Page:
If you have previously had, or currently have, a mental illness, you can document:
- your preferences and values for any treatment for mental illness in either or both:
- an advance statement
- advance care directive
- who you would like to make medical treatment decisions for you
- who you would like to support you.
Under the Mental Health Act, you can make an advance statement, which is a document that sets out your preferences in relation to treatment in the event that you become subject to compulsory treatment.
You can make an advance statement at any time by writing it down, and signing and dating it. Your advance statement must be signed by a witness who says you understand what it is and what it means to make the advance statement. The witness must be a doctor, a member of your treating team, or someone who is allowed to witness statutory declarations.
An authorised psychiatrist can only override your preferences if they are satisfied that the preferred treatment specified in the advance statement is not clinically appropriate or is not a treatment ordinarily provided by the mental health service. You can request written reasons from the authorised psychiatrist.
You can also choose someone to represent your interests and be a support, should you become a compulsory patient, This person is known as your nominated person.
Your nominated person gets information about your mental health treatment. Because of this, you should choose someone who knows you well and who you can trust.
You can make a nomination by writing it down, and signing and dating your nomination. The person needs to agree to be your nominated person.
Your nomination must be signed by a witness who says you understand what the nomination is and what it means to make a nomination. The witness must be a doctor, a member of your treating team, or someone who is allowed to witness statutory declarations. The witness cannot be the person you choose to be the nominated person.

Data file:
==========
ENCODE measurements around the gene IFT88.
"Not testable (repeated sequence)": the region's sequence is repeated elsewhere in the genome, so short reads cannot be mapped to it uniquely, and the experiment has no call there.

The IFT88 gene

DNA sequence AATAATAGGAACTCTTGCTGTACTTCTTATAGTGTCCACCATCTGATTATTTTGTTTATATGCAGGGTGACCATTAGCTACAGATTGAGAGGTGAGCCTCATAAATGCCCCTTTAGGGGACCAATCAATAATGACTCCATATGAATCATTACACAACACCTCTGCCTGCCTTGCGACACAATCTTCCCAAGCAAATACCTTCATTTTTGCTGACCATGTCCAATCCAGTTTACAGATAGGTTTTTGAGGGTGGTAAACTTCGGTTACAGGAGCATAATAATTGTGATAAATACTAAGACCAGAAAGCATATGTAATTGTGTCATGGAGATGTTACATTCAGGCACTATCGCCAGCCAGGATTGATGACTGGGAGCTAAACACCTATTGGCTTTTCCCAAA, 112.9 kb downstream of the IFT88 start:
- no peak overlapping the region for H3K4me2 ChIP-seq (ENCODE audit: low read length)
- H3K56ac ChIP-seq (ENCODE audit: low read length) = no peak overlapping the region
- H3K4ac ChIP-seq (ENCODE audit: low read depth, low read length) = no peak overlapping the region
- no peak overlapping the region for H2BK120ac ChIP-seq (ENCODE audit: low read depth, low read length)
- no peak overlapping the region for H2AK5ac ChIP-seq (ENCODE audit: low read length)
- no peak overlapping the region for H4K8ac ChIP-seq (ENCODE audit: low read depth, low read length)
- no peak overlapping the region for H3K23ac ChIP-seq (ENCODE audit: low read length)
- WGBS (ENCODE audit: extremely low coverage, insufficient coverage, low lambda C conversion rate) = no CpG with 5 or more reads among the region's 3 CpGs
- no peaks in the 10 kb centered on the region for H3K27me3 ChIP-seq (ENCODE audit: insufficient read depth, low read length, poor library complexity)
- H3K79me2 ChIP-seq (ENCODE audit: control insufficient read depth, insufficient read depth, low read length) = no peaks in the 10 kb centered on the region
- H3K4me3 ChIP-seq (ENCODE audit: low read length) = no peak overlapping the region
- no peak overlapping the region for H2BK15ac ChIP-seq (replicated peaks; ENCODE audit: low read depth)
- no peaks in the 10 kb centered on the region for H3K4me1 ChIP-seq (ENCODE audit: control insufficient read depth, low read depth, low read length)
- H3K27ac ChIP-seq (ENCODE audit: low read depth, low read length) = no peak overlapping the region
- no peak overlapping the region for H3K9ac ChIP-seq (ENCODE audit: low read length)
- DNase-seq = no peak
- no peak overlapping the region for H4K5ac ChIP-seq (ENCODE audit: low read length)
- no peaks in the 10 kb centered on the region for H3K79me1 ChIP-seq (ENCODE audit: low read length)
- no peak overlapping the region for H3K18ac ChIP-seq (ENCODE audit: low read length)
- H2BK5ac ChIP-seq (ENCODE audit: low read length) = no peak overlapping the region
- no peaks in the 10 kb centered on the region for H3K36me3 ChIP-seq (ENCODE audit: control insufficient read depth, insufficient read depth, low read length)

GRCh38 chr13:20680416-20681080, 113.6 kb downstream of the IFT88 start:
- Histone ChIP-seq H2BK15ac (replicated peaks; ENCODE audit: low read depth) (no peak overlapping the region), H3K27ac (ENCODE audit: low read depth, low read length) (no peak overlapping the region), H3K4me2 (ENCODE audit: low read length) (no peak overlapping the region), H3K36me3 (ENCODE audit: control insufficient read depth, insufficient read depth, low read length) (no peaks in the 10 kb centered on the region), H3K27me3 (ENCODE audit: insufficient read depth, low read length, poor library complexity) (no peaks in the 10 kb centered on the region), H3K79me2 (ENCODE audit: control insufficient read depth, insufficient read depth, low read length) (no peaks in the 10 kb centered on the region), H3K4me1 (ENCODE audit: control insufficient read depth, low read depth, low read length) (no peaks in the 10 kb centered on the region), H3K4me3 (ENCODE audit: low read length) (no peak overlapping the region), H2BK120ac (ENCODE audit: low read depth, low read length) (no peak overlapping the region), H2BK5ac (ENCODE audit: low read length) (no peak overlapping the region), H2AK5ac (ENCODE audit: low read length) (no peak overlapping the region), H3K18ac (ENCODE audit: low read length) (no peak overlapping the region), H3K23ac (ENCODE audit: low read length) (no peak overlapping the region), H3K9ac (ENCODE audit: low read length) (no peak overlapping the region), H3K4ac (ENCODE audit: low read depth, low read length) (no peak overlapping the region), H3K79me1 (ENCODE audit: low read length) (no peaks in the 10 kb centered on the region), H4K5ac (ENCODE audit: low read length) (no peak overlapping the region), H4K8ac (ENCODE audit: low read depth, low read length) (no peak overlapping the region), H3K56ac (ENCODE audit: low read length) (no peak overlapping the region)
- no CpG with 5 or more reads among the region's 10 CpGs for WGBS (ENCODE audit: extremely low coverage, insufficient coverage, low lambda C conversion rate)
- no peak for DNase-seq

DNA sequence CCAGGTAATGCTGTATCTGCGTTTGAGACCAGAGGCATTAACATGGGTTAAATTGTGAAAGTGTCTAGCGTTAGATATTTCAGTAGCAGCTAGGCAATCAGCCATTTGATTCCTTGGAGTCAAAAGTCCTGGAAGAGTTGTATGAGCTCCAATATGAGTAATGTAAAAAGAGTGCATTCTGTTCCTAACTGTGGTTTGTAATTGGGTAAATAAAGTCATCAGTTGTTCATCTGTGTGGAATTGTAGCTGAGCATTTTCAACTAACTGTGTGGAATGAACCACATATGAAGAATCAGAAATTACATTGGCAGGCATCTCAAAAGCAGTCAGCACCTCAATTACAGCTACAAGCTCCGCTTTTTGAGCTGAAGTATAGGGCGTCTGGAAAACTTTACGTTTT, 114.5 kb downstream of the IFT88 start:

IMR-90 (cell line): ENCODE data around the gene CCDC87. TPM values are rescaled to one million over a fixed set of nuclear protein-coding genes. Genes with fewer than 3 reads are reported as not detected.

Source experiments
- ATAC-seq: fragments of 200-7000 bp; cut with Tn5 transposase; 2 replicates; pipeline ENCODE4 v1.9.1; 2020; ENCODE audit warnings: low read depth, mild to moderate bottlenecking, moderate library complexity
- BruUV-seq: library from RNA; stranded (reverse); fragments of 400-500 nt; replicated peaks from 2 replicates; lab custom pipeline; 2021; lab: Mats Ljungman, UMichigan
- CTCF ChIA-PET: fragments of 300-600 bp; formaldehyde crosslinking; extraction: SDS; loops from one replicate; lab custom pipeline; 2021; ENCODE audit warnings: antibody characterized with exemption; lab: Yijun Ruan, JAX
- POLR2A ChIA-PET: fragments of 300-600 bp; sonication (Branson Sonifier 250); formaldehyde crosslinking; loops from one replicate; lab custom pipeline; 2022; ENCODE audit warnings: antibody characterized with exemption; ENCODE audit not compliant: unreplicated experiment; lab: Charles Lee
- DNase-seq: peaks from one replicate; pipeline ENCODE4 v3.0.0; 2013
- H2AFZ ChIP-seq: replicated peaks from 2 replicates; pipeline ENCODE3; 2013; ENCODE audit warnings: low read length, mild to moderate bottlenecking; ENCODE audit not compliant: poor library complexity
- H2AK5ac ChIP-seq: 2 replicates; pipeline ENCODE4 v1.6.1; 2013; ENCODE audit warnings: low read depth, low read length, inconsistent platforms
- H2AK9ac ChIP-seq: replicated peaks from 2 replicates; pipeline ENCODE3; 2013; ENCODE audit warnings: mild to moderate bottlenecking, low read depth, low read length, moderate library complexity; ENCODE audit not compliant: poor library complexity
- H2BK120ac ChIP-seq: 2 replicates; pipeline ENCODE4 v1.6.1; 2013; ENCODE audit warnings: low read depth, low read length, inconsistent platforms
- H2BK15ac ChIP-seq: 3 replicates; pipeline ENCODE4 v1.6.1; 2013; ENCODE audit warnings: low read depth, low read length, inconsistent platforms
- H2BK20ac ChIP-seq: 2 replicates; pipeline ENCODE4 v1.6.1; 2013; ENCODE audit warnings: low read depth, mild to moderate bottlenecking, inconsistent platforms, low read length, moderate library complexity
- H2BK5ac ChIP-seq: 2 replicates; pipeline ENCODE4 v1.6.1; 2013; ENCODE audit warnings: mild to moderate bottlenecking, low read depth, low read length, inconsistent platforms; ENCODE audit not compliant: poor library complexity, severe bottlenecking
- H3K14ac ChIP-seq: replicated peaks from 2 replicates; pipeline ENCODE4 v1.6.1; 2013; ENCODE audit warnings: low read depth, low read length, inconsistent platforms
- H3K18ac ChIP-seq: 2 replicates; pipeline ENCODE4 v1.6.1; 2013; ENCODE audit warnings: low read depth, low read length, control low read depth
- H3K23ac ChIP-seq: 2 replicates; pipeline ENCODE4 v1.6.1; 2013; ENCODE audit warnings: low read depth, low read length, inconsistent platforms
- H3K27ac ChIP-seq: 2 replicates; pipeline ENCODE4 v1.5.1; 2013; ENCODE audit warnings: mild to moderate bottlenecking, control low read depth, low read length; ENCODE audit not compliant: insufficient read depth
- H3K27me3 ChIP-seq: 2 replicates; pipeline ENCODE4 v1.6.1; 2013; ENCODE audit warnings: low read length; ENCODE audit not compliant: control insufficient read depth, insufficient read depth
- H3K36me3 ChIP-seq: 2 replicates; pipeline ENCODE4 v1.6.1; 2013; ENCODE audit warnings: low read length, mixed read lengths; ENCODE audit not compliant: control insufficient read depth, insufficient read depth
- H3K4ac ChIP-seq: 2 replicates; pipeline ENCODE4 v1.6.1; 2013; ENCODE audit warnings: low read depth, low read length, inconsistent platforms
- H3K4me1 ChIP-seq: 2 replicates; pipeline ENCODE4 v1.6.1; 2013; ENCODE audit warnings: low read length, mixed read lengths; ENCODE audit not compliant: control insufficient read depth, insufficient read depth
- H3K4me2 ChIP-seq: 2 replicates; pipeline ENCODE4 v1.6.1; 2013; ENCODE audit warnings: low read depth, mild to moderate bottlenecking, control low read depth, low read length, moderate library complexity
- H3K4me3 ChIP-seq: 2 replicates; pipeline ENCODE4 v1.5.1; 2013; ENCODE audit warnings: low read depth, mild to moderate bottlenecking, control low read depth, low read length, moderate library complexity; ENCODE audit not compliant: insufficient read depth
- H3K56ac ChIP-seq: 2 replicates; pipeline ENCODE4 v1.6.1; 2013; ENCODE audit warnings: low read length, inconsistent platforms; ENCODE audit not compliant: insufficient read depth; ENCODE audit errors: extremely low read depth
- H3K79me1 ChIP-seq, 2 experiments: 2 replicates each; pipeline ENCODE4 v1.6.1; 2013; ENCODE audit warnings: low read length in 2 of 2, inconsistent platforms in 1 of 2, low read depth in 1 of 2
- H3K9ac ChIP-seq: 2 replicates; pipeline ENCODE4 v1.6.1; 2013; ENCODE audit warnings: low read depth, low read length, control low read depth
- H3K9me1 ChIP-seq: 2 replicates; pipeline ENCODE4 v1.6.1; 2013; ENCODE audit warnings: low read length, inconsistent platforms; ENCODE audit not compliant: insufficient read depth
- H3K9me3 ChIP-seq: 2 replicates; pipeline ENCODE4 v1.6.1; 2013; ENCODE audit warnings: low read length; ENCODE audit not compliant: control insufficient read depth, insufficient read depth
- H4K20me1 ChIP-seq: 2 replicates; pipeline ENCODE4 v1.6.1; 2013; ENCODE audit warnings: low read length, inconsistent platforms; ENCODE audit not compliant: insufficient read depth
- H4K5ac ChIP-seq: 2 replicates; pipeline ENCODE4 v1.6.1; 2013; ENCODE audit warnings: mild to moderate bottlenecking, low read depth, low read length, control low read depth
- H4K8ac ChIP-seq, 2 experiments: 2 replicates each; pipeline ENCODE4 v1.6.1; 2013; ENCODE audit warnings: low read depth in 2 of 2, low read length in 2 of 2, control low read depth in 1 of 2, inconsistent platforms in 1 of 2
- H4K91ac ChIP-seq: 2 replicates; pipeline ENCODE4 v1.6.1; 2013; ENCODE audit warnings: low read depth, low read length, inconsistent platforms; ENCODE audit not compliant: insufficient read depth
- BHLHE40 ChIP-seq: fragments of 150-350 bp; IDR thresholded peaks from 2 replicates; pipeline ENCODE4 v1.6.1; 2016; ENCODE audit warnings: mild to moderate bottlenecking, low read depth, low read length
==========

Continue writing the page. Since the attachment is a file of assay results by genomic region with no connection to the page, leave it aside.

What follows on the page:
Advance care directives
If you have decision-making capacity you can make an advance care directive in relation to medical treatment and medical research procedures. An advance care directive can include either or both an instructional directive and values directive.
You can include an instructional directive in an advance care directive in which you either consent to, or refuse medical treatment. This can include treatment for mental illness.
If you consent to or refuse the medical treatment in an advance care directive, your health practitioner must give effect to your instruction, unless there are permissible circumstances for the health practitioner to refuse to comply.
You can include a values directive stating your preferences and values for medical treatment, including treatment for mental illness, which your medical treatment decision maker would have to consider in making any medical treatment decision.
Advance care directives and the Mental Health Act
If you become a patient under the Mental Health Act, then the authorised psychiatrist in making any treatment decision (that is, treatment for mental illness) must have regard to your views and preferences about treatment of your mental illness.
Therefore, an authorised psychiatrist could take into account your views and preferences expressed in an advance care directive.
However, an authorised psychiatrist does not have to give effect to medical treatment decisions in an advance care directive.
Medical treatment decision maker
If you have decision-making capacity to do so, you can appoint a medical treatment decision maker who can make medical treatment decisions for you if, in the future, you do not have decision-making capacity to make the medical treatment decision.
If you do not appoint someone to be your medical treatment decision maker, the Medical Treatment Planning and Decisions Act sets out who can make a decision for you.
Your medical treatment decision maker cannot make any decisions in relation to treatment for mental illness if you are a patient under the Mental Health Act (that is, a person who is subject to compulsory treatment under the Mental health Act).
However, a medical treatment decision maker can make decisions in relation to medical treatment, including treatment for mental illness, for a person who is not a patient under the Mental Health Act.
If you have decision-making capacity to do so, you can appoint a support person who can support you to make, communicate and give effect to your medical treatment decisions.
Your support person can also represent your interests in relation to your medical treatment, including when you do not have decision-making capacity in relation to medical treatment decisions.